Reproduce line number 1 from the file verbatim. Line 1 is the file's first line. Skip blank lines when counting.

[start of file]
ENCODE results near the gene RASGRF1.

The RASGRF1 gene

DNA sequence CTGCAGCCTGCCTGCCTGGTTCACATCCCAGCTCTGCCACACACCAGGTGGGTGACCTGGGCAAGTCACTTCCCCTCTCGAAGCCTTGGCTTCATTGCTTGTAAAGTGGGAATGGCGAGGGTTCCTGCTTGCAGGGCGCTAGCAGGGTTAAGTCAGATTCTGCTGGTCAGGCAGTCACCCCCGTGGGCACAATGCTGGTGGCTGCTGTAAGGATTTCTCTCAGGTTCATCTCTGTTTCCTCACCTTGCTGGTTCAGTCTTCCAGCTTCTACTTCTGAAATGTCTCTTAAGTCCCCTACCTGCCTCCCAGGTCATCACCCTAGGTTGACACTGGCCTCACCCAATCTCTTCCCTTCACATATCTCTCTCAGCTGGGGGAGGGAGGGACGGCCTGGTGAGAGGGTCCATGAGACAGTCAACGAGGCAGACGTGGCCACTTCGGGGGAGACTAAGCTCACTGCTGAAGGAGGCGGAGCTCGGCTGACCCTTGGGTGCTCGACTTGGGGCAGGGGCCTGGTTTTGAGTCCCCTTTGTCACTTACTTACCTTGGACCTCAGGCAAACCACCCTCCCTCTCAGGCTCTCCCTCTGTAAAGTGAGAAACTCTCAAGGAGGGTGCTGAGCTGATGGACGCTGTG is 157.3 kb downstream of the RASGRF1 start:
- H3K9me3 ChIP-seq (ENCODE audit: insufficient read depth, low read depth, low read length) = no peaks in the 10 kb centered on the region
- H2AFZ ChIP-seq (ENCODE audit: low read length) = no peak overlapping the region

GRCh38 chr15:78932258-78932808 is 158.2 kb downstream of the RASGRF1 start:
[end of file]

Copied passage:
ENCODE results near the gene RASGRF1.